Purpose of an HOA
Homeowners Associations (HOAs) are typically formed to enhance the value of their communities by providing budget guidance for maintenance or repair of common space and other amenities, and organization of resident participation in neighborhood programs and events, and to enforce covenants drawn up by the developer. They often hold monthly board meetings to discuss issues and initiatives specific to the community. Committees are usually formed to review changes to architecture, plan events, and distribute information.
What laws do they follow?
All homeowners within Town limits are subject to the Morrisville Code of Ordinances, which outlines rules for noise, abandoned vehicles, parking, business licenses, etc.
HOAs are subject to the Town’s ordinances, as well federal and state laws. Beyond that, HOAs are required to publicly record CCRs (Covenants, Conditions, and Restrictions) which may include maintenance standards that require a higher standard of upkeep than the Town’s Code.
For example, covenants may require front yard landscaping for individual properties to have certain species or a certain number of plants while the Town just requires that the grass on any property does not reach a certain height.
Many covenants are very simple and are meant only to protect a neighborhood from homeowners destroying trees or historic things or otherwise directly harming property values. Some can be more specific and strict, outlining acceptable colors to re-paint the home, exactly when holiday decorations are allowed up, automobile placement or repair on property, satellite placement, etc.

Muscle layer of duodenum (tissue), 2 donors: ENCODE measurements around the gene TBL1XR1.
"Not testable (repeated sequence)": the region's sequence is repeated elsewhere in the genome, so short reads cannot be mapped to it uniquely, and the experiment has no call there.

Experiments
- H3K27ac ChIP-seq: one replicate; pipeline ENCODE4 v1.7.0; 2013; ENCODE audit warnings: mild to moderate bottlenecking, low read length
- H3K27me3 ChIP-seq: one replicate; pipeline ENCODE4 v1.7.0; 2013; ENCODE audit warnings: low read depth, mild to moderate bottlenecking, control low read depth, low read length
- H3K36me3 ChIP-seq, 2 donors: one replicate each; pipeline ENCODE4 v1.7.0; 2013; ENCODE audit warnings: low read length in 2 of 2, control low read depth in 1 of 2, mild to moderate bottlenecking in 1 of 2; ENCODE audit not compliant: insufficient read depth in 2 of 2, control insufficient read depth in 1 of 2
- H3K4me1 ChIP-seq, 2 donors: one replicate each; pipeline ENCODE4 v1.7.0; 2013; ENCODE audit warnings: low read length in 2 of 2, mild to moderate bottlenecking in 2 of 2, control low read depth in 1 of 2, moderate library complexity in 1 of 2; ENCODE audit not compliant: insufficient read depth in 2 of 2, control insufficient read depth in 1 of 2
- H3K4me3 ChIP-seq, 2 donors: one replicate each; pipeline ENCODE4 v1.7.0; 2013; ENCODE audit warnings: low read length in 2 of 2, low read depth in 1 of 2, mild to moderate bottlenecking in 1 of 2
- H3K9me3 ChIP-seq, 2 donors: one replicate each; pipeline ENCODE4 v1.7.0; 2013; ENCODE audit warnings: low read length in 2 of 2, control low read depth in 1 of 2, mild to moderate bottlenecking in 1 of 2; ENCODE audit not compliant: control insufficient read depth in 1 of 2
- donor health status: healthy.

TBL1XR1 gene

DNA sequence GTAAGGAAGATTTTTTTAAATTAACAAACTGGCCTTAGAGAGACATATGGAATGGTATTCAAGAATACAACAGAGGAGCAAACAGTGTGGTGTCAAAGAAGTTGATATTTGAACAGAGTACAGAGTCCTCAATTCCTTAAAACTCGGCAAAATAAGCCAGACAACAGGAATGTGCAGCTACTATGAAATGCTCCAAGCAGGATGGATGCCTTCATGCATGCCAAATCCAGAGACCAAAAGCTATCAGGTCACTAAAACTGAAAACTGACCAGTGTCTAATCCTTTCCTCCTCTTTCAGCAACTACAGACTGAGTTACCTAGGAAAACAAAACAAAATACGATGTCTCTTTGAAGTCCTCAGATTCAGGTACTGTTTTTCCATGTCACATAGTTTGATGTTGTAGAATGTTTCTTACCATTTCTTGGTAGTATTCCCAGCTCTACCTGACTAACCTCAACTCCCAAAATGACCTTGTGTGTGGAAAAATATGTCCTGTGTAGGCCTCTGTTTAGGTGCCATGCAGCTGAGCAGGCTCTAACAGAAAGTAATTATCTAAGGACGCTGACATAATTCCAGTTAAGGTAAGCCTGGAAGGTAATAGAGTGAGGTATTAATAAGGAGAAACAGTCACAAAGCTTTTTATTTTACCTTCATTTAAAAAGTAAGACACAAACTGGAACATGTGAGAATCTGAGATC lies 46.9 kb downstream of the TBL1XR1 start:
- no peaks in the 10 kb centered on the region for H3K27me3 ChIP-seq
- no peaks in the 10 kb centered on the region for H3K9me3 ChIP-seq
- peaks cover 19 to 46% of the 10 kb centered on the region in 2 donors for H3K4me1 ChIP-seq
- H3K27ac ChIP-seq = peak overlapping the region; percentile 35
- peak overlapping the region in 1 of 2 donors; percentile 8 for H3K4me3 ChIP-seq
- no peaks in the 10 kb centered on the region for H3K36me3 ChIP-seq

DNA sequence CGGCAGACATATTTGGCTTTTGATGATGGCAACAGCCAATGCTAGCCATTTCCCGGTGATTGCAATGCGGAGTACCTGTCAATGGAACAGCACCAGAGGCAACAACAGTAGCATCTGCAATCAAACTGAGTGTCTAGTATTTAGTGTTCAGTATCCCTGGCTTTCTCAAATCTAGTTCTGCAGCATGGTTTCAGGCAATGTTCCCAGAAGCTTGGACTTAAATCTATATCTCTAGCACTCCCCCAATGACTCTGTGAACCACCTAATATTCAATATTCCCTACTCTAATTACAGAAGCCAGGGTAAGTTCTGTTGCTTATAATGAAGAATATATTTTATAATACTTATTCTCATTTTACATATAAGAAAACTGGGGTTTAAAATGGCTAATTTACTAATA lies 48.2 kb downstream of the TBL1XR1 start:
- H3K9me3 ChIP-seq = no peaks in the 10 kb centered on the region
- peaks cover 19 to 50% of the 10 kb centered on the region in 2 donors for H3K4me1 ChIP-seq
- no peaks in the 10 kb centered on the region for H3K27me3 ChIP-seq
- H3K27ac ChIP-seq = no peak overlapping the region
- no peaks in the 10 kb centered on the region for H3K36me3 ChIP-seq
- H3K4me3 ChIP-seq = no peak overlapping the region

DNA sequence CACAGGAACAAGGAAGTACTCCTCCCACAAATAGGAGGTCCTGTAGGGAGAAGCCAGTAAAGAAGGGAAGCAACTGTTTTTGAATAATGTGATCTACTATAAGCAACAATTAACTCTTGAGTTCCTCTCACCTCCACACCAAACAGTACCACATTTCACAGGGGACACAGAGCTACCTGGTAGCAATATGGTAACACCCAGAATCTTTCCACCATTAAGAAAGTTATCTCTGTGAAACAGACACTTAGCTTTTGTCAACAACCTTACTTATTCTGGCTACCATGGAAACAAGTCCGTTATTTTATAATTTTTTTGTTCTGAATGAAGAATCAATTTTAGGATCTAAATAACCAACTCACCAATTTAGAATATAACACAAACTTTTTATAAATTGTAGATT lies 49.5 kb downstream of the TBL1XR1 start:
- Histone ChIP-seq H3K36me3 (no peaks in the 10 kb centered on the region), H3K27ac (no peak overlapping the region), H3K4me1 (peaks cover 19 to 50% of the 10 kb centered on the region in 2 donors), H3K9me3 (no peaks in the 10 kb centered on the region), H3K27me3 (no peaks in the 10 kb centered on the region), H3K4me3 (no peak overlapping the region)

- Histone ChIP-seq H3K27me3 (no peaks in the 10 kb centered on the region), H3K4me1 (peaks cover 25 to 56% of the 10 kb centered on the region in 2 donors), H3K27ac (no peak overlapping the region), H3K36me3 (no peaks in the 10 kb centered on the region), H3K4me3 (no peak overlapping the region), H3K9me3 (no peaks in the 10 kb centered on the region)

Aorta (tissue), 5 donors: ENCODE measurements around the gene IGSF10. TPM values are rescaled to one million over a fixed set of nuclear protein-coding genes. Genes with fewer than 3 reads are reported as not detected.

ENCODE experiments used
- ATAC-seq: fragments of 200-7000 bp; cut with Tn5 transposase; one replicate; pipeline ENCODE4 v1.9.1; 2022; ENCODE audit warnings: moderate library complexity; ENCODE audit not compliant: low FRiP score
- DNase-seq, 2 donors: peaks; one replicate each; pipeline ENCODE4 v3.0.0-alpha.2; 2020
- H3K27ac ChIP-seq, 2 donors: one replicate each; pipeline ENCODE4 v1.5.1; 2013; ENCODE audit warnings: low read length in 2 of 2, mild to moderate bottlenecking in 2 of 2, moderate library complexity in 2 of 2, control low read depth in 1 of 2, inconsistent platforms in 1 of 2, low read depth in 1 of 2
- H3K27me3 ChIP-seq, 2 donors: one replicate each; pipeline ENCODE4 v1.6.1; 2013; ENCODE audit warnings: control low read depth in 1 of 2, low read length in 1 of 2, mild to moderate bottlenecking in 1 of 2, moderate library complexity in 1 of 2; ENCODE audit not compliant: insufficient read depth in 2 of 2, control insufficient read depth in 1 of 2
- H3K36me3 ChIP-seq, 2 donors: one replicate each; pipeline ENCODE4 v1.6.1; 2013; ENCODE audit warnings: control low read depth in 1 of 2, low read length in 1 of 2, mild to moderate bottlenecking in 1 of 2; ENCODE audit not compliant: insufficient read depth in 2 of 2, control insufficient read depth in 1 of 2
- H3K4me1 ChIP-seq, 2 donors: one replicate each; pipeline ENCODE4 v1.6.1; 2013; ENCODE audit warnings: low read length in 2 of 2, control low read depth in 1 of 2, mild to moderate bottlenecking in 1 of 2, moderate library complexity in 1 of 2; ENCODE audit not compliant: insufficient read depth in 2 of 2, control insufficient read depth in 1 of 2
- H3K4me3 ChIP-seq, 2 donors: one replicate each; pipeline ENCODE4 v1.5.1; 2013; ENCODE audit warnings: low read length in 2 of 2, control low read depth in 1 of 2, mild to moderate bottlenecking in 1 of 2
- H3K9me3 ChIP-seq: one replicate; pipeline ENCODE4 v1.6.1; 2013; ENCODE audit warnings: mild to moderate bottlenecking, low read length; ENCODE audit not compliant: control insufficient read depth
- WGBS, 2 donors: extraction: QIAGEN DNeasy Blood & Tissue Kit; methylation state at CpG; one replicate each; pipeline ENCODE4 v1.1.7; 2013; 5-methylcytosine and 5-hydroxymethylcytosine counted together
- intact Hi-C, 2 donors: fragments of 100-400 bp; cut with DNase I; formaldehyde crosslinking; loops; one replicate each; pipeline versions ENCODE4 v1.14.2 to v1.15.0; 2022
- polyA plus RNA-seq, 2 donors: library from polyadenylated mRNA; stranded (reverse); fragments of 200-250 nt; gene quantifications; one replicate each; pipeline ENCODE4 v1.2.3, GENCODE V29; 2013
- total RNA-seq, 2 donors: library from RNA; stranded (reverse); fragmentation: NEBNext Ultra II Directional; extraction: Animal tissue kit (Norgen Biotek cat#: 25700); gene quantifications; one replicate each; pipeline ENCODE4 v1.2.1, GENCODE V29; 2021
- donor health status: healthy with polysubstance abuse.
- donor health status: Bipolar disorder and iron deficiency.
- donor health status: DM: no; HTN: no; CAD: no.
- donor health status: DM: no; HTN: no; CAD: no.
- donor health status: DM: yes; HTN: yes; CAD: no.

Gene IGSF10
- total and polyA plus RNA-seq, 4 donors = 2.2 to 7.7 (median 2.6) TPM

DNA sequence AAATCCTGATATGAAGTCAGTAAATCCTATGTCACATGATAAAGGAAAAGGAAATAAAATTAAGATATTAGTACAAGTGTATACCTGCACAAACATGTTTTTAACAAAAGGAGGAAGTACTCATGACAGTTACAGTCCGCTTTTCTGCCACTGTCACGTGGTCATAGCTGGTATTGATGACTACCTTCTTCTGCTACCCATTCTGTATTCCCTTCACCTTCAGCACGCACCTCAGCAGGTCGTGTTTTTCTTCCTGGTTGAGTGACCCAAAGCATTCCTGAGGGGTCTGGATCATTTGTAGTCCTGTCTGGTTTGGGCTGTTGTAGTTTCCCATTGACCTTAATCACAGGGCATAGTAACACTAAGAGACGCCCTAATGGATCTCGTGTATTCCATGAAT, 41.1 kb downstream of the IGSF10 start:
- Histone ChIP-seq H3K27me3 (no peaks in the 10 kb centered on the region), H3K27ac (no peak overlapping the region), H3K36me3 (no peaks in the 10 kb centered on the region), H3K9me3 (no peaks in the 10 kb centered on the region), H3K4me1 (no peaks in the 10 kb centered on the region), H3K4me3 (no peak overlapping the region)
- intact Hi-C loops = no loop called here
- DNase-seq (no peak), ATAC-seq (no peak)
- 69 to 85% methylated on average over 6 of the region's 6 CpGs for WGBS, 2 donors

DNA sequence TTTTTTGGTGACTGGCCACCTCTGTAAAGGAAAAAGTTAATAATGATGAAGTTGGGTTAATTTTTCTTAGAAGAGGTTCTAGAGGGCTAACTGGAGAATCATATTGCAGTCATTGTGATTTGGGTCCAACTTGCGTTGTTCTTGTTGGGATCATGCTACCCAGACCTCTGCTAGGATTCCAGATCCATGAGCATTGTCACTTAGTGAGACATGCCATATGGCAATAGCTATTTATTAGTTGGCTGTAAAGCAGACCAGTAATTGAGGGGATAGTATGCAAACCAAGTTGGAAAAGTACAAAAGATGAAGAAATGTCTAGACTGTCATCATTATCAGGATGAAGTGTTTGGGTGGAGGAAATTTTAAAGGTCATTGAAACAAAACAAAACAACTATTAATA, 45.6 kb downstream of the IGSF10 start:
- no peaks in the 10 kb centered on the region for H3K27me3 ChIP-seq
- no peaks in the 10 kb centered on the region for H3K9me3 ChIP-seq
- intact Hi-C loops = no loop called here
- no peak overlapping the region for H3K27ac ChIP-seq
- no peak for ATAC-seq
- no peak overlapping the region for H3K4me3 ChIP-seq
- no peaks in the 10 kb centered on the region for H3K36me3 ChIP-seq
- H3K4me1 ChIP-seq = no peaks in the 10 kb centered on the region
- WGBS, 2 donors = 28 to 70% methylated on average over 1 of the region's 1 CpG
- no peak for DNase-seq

When does the Town get involved?
Occasionally, a resident will approach the Town staff or elected officials regarding an issue they have with their HOA’s covenants. More often than not, the Town has no authority to override the HOA’s decision. This is because North Carolina cities and towns gain their authority by General Statutes made by the Legislature. In Chapter 160A (relating to Cities and Towns) there is no authority for the Town to regulate homeowner associations.
The Town would, however, respond to complaints from residents that observe a violation of our code of ordinances. We do not have the legal authority to directly enforce convenants in a neighborhood, but we can act if it has been determined that a direct violation has been made to the Town Code.
Disputes between homeowners
Another area in which the Town is not authorized to act is in private disputes between homeowners. For example, your neighbor may build a fence that you believe crosses over your property line. The Town would not be able to intervene in this matter, even if you had a survey that showed that the fence was built over the property line. It is up to the homeowners to resolve the dispute.
Keep in touch
The Town strongly encourages existing HOAs to maintain contact information with us. Providing updated contact information with the Town establishes a communication link that we can utilize to distribute and gather information. Submit your HOA’s information and keep in touch!